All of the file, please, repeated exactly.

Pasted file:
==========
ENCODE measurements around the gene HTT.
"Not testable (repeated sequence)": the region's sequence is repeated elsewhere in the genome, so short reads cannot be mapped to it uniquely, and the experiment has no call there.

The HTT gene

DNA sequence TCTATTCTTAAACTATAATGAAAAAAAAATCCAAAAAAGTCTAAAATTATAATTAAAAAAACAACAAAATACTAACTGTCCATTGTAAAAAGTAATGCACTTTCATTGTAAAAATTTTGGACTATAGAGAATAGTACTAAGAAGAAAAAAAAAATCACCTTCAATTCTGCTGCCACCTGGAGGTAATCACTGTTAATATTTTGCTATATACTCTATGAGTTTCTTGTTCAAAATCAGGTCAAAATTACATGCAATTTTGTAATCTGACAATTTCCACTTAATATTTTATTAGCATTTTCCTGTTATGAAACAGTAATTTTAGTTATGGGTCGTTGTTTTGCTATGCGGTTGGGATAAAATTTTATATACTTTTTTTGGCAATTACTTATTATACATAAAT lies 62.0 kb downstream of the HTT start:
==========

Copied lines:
ENCODE measurements around the gene HTT.
"Not testable (repeated sequence)": the region's sequence is repeated elsewhere in the genome, so short reads cannot be mapped to it uniquely, and the experiment has no call there.

The HTT gene

DNA sequence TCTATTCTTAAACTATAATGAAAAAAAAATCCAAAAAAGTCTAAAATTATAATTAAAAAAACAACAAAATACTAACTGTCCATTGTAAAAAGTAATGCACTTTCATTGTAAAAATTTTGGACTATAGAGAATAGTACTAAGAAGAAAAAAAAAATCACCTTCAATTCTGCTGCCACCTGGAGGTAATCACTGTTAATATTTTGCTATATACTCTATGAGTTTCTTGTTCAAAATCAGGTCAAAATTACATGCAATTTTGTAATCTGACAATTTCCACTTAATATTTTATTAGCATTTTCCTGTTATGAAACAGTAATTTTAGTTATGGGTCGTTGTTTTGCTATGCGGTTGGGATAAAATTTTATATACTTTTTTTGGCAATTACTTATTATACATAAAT lies 62.0 kb downstream of the HTT start: